TDC provides core video expertise for Vivid Sydney4 June 2014
TDC is providing technology and services to Destination NSW for the sixth annual Vivid Sydney festival running from 23 May to 9 June.
Vivid Sydney is a unique celebration of light, music and ideas that will see the centre of New South Wales’ vibrant capital transformed by a series of state-of-the-art visual and creative art installations. There are two components to Vivid Light. The first is the Light Walk, which is the public interface of Vivid Sydney. This includes numerous light installations by artists. Secondly, also forming part of the Light Walk, are projections onto some of Sydney’s most iconic buildings including the Museum of Contemporary Art and Customs House.
“This is our third year of working with Destination NSW on Vivid Sydney, providing a huge range of technologies including 3D media servers, 3D mapping, video projection equipment, projection tower infrastructure and sound installations, not to mention our highly skilled crews to manage the technology,” comments Kain Jones, special projects manager at TDC. “We have used our experience of working on Vivid Sydney for the last three years to apply the insights with have learned to how to adapt and continue to make sure that the elements TDC is involved in are amazing.
“As Vivid Sydney grows, new buildings and locations are added, so initially we spend considerable time analysing which technology is best-aligned to meet the artists’ vision. We get involved from the outset in installation design, mapping the buildings to enable the designers to create content specific to the outline of those buildings. We then work on optimal locations for projector placement, media server selection, lens selection and the number of projectors required to meet specific brightness (lux) output for each installation.”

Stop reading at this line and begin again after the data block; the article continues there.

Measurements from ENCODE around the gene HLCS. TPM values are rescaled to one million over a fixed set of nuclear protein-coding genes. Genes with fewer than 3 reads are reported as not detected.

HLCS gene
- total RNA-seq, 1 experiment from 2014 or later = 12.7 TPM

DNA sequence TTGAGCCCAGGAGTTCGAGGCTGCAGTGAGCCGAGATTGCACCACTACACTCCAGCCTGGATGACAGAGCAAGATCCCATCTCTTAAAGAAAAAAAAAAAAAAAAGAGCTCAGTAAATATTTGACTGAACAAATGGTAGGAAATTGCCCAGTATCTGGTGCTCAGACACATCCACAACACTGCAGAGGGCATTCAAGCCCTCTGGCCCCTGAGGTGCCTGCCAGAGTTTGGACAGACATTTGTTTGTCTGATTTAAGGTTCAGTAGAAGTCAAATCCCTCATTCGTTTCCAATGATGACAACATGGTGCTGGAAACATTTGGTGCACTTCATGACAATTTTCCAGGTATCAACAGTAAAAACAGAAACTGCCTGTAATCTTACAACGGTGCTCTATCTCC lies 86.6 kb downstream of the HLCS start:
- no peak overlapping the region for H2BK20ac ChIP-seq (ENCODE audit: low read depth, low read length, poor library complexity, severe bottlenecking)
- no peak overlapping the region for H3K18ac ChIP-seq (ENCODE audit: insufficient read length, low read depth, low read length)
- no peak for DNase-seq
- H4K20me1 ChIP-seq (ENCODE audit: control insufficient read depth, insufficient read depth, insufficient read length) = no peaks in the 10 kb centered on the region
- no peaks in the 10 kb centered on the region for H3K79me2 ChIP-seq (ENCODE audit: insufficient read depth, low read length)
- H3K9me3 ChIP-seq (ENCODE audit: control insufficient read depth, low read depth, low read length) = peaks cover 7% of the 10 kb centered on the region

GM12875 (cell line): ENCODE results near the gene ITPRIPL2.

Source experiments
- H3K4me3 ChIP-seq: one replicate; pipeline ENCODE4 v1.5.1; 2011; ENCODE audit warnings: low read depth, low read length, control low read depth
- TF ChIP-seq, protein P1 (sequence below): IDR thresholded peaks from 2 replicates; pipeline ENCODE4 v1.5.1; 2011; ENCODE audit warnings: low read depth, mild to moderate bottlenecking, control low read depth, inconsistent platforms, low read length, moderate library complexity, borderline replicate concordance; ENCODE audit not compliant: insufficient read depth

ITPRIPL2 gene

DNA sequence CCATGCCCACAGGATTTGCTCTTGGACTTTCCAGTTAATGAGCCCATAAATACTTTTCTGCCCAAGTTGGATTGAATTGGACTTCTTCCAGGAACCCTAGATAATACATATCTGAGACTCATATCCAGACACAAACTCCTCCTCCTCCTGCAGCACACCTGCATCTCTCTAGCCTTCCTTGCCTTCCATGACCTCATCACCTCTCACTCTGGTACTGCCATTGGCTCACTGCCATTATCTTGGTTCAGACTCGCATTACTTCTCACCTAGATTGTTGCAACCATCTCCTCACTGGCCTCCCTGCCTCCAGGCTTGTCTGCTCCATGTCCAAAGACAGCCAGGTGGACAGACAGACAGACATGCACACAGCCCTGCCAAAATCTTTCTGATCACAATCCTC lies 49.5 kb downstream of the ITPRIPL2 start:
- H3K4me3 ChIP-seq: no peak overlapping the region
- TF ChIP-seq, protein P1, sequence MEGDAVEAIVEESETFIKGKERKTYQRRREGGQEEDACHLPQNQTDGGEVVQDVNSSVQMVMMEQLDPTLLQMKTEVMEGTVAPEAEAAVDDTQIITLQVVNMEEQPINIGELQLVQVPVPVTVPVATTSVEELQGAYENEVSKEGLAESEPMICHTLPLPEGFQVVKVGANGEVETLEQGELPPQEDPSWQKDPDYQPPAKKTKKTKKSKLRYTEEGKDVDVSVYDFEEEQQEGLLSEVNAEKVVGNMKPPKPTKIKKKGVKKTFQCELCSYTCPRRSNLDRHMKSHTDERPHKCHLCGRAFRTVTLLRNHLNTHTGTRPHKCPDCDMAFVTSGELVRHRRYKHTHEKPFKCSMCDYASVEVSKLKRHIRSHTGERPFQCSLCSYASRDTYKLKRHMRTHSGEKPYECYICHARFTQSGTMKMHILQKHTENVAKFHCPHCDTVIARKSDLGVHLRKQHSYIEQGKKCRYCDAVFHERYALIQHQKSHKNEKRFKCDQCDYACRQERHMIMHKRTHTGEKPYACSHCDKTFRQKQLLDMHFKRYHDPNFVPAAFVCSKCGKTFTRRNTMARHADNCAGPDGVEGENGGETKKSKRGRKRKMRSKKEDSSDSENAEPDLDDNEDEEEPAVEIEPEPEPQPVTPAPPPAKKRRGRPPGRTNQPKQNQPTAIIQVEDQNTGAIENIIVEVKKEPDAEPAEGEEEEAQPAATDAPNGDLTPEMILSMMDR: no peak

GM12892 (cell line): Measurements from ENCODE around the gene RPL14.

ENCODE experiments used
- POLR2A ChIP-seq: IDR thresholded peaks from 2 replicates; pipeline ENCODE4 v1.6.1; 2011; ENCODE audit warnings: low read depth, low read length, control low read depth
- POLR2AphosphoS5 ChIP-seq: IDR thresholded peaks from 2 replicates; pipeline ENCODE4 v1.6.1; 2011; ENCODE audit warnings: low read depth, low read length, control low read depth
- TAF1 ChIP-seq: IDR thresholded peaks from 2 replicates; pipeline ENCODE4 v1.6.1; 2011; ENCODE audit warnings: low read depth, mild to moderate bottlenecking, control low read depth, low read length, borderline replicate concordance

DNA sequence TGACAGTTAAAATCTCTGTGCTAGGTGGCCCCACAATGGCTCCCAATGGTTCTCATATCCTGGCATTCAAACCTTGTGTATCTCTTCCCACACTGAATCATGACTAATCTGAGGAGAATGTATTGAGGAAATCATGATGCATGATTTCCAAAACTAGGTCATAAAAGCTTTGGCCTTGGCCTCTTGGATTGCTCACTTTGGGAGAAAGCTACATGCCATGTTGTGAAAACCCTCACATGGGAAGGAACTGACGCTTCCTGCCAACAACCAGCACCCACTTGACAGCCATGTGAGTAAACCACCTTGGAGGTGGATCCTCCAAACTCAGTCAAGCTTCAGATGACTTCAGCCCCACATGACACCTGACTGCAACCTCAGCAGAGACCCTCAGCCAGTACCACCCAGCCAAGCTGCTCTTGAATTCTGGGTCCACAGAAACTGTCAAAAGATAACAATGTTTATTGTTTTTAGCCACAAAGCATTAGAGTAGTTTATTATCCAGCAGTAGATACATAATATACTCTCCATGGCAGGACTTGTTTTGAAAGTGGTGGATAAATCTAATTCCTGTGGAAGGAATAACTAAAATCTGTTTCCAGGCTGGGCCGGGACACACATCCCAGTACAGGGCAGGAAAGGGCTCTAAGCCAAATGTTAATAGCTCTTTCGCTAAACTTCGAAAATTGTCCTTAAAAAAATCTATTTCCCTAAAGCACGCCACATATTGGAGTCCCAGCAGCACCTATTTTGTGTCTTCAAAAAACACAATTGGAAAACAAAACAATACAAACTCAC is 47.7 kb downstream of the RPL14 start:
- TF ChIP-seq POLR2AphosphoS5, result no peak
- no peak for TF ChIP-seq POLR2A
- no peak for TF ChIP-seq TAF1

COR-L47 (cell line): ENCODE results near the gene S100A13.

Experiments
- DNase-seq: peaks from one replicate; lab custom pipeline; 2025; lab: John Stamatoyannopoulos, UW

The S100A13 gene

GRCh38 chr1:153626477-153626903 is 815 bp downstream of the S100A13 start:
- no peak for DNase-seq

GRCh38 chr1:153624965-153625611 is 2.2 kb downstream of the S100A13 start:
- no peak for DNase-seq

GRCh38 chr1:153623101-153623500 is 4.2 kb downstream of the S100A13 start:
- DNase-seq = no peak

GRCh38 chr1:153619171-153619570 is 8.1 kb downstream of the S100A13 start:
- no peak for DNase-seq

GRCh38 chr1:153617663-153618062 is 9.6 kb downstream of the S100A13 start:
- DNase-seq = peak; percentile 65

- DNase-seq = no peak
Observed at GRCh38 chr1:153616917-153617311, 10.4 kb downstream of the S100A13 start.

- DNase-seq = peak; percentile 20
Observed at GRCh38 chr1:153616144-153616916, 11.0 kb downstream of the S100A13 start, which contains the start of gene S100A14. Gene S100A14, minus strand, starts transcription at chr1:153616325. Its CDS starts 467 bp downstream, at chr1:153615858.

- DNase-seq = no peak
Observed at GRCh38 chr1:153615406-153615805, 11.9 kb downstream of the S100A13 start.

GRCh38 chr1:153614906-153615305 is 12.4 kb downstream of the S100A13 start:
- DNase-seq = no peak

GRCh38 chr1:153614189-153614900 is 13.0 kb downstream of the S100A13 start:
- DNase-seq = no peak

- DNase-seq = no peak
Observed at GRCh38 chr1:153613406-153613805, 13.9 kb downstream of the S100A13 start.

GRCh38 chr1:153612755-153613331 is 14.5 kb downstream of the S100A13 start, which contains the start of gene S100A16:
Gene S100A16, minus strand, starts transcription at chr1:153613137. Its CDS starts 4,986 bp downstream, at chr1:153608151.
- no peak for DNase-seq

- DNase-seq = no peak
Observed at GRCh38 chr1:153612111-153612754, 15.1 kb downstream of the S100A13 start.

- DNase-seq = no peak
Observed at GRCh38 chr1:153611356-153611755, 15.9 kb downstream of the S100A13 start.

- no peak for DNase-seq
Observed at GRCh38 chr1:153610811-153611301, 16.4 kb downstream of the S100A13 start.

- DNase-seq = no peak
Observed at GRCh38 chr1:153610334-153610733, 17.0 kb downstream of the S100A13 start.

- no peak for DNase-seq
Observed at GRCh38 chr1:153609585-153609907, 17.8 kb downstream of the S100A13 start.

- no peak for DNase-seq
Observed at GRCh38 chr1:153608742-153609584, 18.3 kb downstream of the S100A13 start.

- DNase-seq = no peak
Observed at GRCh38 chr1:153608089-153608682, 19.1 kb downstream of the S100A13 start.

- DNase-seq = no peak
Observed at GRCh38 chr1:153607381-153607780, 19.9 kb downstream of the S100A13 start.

This year’s Vivid Sydney programme includes a number of significant technological and creative firsts:
Kain Jones points to one aspect of a unique interactive installation at the new building of the Museum of Contemporary Art Australia (MCA), where artist-in-residence Ross Manning has collaborated with multidisciplinary artistic collective The Digital Shamans to give visitors the chance to projection-map the façade of the building using only their voice.
“There’ll be two microphones on a slightly raised platform. As the audience uses their voice to interact with the installation, various hidden layers of visuals and soundscapes will be revealed based on pitch,” explains Michael K Chin at The Digital Shamans.
Bringing together the worlds of live performance, interaction and visual art onto the original façade of the Museum of Contemporary Art, ‘Gamma World’ combines isometric designs, old school gaming, pop up 3D books and forced perspective using 3D and animation tricks that powerfully takes the viewers on a journey through changing worlds.
Stella Carmody, producer at Spinifex Group Sydney says: “What makes this projection so special this year is that we were able to combine our love of story-telling with the wonderfully inspiring artwork of Jess Johnson to create an abstract, engaging and playful piece of moving art on this iconic building.”